Mandi: Agree. I just had this discussion with my 11 yo. at a grocery store. He was like, “mom we can get so much more food for our money if you would not buy everything organic and grass-fed.” (This was his statement after I said no to Doritos. I told him we eat to live and not live to eat. I also asked him if he knew what that ment. His reply ” we eat foods that will help us take care of our bodies instead of eating junk that will break them down and make us sick.”

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Preventing Lice So that You Don’t Have to Deal With Them

LicePreventionTips

With the start of school often comes the threat of lice entering your home via the heads of your little ones. Last year I had a guest post about a homemade concoction to get rid of lice in case you ever have an encounter with them. When discussing it on our Facebook page, people wanted a simpler solution, something that they didn’t have to put together themselves. They also wanted something to use so that they didn’t have to deal with lice in the first place. Thus, this post!

1798845_10203113983185271_2476730829502361382_nThere are a couple of options available when it comes to lice prevention. You all know that I love my Poofy, so of course, I have to share their shampoo with you. This shampoo can replace what it is you are using as a daily shampoo. You can choose to start using this at the beginning of the school year, or wait until an ‘outbreak’ occurs in your child’s school. Here are the ingredients: Purified water, Decyl Polyglucose (plant source), Vegetable Glycerin, Organic Apple Cider Vinegar, Organic Essential Oils of Tea Tree, Rosemary, Citronella & Geranium, Xanthan Gum. If by chance you forget to use it and do contract lice, this can be used as a treatment as well, along with some other important components which include “combing through the hair thoroughly with a lice comb as well as using some kind of suffocating element (coconut oil works well), and the hot dryer or dishwasher for all items that might come in contact with the head/hair (pillow cases, pillows, sheets, brushes, hats, etc.). The shampoo alone won’t take care of the problem but it’s an important component”(Sarah Gomez-Kaveney). You can find this shampoo under the Personal Care tab.

Rosemary_Repel_H_508f384aa5111The other option, that can be used instead of or in conjunction with Poofy’s shampoo, is Fairy Tales Repel Conditioning Spray. This is something that is easy in that you spray it on the hair before sending the kids off to school. I don’t love the ingredients as much as Poofy’s shampoo, but they are still ok. Specifically, I don’t love the dicetyldimonium chloride, but it only rates a 2 on EWG. Fairy Tales does make a repelling shampoo as well, but if you look at the ingredients, you will see that some are toxic and not something you would want to use on your child’s head every day.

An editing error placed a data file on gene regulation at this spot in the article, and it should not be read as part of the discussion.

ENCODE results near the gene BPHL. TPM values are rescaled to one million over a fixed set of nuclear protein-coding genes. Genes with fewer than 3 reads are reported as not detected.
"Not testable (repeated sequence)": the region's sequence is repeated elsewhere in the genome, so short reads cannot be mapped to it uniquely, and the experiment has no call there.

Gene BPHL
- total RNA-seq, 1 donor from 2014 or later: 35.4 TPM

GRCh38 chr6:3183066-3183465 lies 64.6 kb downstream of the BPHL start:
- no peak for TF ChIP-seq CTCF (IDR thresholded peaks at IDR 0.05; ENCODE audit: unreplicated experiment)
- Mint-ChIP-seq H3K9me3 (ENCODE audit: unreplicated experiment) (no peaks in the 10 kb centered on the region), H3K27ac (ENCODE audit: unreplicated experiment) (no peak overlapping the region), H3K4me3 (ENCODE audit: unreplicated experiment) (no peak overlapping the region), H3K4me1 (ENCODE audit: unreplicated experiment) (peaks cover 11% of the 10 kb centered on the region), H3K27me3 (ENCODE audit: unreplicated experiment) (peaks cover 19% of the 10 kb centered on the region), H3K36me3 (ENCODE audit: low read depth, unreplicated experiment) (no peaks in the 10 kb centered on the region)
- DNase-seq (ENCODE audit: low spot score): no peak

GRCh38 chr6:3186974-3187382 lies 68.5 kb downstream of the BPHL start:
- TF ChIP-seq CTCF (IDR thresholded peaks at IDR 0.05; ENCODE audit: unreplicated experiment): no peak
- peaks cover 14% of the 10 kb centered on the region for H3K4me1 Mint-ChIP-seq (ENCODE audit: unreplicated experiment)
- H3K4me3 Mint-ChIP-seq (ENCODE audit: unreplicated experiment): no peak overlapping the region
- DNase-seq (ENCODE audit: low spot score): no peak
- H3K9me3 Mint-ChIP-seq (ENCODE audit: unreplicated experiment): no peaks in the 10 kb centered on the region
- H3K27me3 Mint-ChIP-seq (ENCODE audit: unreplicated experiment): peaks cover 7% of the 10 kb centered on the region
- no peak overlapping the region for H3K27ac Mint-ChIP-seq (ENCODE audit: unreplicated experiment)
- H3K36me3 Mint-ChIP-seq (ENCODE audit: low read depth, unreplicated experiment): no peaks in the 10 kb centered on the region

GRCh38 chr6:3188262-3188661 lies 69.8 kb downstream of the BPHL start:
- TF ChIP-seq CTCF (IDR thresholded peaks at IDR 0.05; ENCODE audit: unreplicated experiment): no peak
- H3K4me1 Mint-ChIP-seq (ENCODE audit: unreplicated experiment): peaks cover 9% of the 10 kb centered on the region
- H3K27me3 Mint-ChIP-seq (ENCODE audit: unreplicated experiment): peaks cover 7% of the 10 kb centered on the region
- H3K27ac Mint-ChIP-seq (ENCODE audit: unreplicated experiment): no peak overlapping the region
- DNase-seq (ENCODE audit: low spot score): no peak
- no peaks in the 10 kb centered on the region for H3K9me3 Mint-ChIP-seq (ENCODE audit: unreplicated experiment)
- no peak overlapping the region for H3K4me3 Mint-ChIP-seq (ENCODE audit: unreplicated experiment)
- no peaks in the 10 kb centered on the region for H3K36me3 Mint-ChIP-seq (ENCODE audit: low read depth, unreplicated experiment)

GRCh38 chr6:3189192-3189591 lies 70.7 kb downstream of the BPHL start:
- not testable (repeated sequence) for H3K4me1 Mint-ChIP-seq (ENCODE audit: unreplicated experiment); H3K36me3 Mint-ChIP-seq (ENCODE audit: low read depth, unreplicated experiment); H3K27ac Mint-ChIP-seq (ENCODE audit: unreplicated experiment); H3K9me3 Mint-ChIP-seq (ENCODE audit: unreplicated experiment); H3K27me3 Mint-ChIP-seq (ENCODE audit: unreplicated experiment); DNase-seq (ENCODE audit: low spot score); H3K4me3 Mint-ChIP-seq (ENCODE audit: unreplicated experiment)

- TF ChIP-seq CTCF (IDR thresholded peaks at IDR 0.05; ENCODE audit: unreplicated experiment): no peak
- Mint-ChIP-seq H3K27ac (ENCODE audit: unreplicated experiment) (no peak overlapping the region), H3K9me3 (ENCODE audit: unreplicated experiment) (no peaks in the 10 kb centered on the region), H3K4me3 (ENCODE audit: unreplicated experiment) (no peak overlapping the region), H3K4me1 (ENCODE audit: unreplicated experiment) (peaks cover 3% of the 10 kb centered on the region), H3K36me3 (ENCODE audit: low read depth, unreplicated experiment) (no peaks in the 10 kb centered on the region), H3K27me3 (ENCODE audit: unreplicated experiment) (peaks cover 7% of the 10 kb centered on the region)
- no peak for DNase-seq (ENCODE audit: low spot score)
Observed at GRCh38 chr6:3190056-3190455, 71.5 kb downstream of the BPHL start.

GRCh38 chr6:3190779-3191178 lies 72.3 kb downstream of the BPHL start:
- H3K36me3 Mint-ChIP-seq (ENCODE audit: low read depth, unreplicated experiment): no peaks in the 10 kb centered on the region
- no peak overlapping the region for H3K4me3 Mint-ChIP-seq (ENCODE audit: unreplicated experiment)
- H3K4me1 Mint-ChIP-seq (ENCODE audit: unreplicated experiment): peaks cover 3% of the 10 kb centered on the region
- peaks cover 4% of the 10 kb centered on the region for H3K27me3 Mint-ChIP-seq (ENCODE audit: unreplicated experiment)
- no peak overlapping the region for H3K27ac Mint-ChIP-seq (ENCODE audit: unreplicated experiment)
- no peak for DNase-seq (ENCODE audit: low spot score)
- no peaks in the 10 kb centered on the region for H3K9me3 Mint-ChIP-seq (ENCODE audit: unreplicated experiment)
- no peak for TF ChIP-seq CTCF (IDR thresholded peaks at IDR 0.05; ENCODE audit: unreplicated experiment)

Fortunately, the prevention products have worked for my family and I haven’t had to ever treat lice. Feel free to share your tried and true lice treatment strategies in the comments if you have had to deal with the little pests.

 

 

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Garden Zucchini Bread ~ A Healthier Twist

I was so excited to pick my first garden zucchini of the year. Here’s what I did with it!

zucchini bread

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Toxin Free, Eco-Friendly Lunch Box Options

If you’ve been following this blog for a while, you know that any kind of plastic that comes into contact with food or drink is no good. When it comes down to it, plastic is made from harmful chemicals that have been linked to cancers and hormone disruption. Just because a plastic is BPA free doesn’t mean it’s safe. It just means that the BPA was replaced with another chemical, such as EA, which is still toxic. These toxins leach most in warm and moist environments, like in dishwashers, in the dish basin, or when it’s holding something moist and warm, like certain food or beverage (such as warmed milk in a bottle). For more on this, see these links: The Scary New Evidence on BPA-Free Plastics and Is BPA-Free Plastic Safe? (Fox News)

lunch box

Because I do not want my children to be part of a science experiment, I chose to pack my kids’ lunches in stainless steel instead of plastic, as it’s the safest in regards to not leaching and not being able to break like glass does.

Here are some stainless steel lunch box options at different price ranges.

PlanetBox: Price Range – $50-60

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I know that one look at the price and some of you are saying no thanks. However, please think twice about this. For one, stainless steel is going to be more expensive than plastic. It’s a long term investment that you are making in your child’s health. In addition, this stainless steel box will last until your child has long graduated from high school. I cannot say that the bag it comes it will last as long, but this can be replaced at some point down the line. My son used it for his first year in kindergarten and will be using it again, in like-new shape for first grade in the fall.

LunchBots: Price Range – $20-30

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A lot more reasonable in price, BUT that price does not include an insulated lunch bag, which run about $21.00 itself. The good news is that unlike the PlanetBox container, LunchBots will fit into many standard lunch bags.

D’ECO: Price Range – $11.99

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The cheapest of the lot, it has some good reviews and a nice design. It does not come with any type of lunch bag, nor does one seem to be offered separately.

I did find other options as well. I like the idea behind ECO Lunchboxes, but I don’t love the shape of the main box and I don’t find the carry bags to be well designed, especially not for a young child.

The key is to find something to fit your needs in both size and budget, while knowing that you are investing in health and in the environment by not packing lunch in plastic.

Please Note: All products are linked to Amazon affiliates. While costing the purchaser nothing extra, Amazon gives a percentage of sale to me, which goes into the upkeep of this site. I appreciate your support of the website through your purchase. Thank you.

Posted in Toxic Chemicals Around Children, Toxins in and around the Home | Tagged , , | 9 Comments